C&A Friedlander Attorneys

In the whirlwind of excitement that often accompanies buying or selling a property, it is easy to overlook the nitty-gritty details, such as the critical role of building plans. The National Building Regulations and Building Standards Act 103 of 1977 clarifies that construction cannot commence without the prior submission and approval of the designs, by the local authority. While securing building plans may not initially seem essential to the property transfer process, it is undeniably in the best interest of both buyers and sellers, to ensure that approved building plans are part of the transaction.

While it’s not always a strict requirement for a successful property transfer that approved as-built plans be obtained, it is undoubtedly in your best interest as a buyer or seller to ensure that the requirement of approved building plans is part of your deal. It is advisable to make it a condition in you Agreement of Sale that the approved plans be obtained and viewed prior to registration taking place.

It is worth noting that obtaining approved building plans is not a swift process. Depending on various factors, it can take up to three months to complete. To ensure a smooth and efficient transfer, it’s wise to kickstart this process early in your property journey, if necessary.

It is important to understand what exactly needs to be on a building plan. In line with the City of Cape Town’s by-laws for minor works1, projects that would have to reflect on a building plan include:

  • Swimming pools
  • Wendy houses
  • Garden sheds bigger than 3m2
  • Carports
  • Any renovations that significantly alter a building’s structure
  • Boundary walls
  • Any temporary building being used for construction

There are exceptions too. Some minor works, like braais without chimneys, garden sheds under 3 square meters, or car gates (unless partly on public land), may not need plans.

Of late, the installation of solar panels have become popular. One does not require building plans for solar photovoltaic (PV) systems if the panels:

  • do not protrude more than 600mm above the roof’s highest point
  • are not raised more than 1.5m above any point on the roof
  • that are installed on the ground do not project more than 2,1m above the natural/ finished ground level2.

The specifics of any part of building construction and alterations can get a bit tricky, so when in doubt, its best to consult the councillor in your area. Another key role-player involved in the transfer process that could require building plans is your financial institution.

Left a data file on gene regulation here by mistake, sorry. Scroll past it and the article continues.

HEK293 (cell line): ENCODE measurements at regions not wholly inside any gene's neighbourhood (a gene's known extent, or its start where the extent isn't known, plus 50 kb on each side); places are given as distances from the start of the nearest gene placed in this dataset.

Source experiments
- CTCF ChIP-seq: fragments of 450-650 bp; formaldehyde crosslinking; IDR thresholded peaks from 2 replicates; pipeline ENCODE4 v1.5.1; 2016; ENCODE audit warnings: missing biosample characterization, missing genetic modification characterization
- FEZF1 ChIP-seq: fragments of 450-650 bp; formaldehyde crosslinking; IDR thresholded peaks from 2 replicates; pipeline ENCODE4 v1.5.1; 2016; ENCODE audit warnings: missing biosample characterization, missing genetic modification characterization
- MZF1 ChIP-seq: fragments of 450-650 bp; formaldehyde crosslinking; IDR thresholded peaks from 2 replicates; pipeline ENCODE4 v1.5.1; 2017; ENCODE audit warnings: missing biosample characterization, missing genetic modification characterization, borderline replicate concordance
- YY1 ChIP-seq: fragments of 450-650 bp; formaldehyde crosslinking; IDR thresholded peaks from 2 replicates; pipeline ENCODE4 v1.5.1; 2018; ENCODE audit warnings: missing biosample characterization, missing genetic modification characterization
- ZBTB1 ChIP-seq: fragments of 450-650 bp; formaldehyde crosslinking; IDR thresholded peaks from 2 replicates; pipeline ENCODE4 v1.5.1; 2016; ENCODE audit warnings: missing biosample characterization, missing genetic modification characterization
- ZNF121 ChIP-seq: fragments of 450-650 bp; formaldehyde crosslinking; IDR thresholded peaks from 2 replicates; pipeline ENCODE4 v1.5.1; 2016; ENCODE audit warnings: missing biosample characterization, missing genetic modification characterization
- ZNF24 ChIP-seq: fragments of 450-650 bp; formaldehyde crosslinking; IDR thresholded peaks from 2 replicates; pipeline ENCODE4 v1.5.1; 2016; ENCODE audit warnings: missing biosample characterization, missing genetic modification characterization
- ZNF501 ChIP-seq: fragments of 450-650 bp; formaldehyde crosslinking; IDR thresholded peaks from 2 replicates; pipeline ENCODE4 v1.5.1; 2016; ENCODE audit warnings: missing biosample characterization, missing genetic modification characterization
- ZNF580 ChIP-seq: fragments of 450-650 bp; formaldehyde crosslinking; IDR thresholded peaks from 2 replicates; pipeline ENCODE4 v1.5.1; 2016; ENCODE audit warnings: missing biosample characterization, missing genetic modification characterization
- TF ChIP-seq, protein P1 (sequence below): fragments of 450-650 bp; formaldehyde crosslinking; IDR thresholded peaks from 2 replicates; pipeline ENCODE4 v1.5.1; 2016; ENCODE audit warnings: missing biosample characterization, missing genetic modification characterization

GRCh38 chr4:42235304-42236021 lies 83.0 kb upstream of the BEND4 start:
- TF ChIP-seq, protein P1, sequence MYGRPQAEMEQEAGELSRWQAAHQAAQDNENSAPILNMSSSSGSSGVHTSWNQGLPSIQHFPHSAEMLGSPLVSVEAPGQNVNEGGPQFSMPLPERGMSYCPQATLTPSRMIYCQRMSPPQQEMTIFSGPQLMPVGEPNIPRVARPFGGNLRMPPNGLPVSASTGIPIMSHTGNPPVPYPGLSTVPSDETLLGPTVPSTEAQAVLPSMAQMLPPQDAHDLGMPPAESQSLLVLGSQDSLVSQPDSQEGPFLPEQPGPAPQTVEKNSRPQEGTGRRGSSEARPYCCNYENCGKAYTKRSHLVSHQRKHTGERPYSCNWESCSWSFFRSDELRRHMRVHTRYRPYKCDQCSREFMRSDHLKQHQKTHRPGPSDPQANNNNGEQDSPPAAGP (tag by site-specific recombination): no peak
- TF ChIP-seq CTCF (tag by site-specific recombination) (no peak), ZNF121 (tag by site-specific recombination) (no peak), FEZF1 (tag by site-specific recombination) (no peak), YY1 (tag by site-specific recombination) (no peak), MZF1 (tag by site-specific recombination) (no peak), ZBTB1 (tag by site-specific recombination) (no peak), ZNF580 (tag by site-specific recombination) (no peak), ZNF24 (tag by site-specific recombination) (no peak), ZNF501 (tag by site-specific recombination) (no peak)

When a property sale involves financing through a bank or lending institution, the chances are high that the bond will only be fully approved once the requisite building plans are provided. This is often termed “a retention on the bond”.  This is a particular requirement for potential sellers who have performed renovations and alterations to their property at any time, pre-sale. This implies that without these plans in place, the transfer process can be needlessly delayed and potentially jeopardising the entire transaction.

Having approved building plans on record not only streamlines your property sale, but also provides an essential part of the property’s history. This can be invaluable for future transactions or renovations, as it demonstrates that compliance with building regulations have been met. Obtaining copies of building plans for properties within the City of Cape Town has become more accessible through the e-Services platform3.

The significance of building plans in property transactions cannot be overstated. Whether you’re buying or selling, having approved building plans in place can expedite the transfer process, satisfy lender requirements, and ensure the property’s compliance with regulations. Don’t let a lack of building plans impede your property journey—proactively address this aspect to safeguard your investment and to promote a seamless transaction.

Should you require any further information, you may contact me at leneska@caf.co.za or on 021 914 5511 for assistance.

  1. https://www.capetown.gov.za/Family%20and%20home/residential-property-and-houses/property-maintenance/guide-to-minor-works
  2. https://www.capetown.gov.za/Media-and-news/Going%20solar%20safely%20installer%20checklist%20for%20customers
  3. https://eservices.capetown.gov.za/irj/portal

 Written by Leneska Lee Koopman

This article is a general information sheet and should not be used or relied on as legal or other professional advice. No liability can be accepted for any errors or omissions nor for any loss or damage arising from reliance upon any information herein. Always contact your legal adviser for specific and detailed advice. Errors and omissions excepted (E&OE).